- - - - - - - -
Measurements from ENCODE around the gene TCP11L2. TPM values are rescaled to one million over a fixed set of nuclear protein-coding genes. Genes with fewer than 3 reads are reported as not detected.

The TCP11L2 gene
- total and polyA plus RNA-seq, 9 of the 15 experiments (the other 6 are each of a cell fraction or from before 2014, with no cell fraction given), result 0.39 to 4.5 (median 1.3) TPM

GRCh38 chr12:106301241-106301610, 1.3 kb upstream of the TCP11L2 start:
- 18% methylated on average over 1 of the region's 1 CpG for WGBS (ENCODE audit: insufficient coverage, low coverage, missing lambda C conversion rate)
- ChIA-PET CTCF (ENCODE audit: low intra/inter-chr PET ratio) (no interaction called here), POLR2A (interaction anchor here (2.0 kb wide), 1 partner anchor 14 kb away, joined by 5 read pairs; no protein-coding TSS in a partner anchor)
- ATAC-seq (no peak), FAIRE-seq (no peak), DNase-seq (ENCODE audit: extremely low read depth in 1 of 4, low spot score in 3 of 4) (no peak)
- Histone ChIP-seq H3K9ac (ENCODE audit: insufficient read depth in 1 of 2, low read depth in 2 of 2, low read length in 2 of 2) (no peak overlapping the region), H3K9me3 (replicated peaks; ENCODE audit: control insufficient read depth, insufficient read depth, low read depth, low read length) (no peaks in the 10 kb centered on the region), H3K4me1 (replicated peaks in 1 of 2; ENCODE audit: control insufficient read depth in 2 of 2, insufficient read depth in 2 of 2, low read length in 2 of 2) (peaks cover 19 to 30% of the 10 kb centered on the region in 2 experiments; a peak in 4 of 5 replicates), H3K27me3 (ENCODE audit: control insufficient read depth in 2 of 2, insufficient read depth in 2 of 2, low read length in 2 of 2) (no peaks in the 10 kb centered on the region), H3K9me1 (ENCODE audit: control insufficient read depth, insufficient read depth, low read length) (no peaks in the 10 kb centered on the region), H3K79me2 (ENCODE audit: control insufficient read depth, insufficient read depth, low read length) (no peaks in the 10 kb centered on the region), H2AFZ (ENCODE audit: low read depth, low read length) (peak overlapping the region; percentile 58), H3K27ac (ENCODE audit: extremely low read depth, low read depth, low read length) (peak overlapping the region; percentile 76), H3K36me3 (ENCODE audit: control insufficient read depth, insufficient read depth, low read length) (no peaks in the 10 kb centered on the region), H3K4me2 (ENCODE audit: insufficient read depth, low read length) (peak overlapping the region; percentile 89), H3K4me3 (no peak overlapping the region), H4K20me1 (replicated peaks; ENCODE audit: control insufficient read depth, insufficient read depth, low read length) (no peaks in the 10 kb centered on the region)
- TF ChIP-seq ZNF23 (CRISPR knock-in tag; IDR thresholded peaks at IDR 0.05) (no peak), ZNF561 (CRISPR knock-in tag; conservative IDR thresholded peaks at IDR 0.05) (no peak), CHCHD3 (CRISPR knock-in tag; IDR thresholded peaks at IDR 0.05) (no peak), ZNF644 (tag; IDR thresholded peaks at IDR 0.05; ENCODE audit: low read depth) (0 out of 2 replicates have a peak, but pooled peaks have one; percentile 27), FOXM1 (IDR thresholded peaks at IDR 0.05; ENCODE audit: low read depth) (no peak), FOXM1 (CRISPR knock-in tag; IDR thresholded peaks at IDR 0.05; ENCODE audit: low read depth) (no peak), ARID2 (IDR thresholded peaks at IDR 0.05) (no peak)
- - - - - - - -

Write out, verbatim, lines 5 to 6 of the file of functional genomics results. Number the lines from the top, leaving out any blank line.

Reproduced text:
- 18% methylated on average over 1 of the region's 1 CpG for WGBS (ENCODE audit: insufficient coverage, low coverage, missing lambda C conversion rate)
- ChIA-PET CTCF (ENCODE audit: low intra/inter-chr PET ratio) (no interaction called here), POLR2A (interaction anchor here (2.0 kb wide), 1 partner anchor 14 kb away, joined by 5 read pairs; no protein-coding TSS in a partner anchor)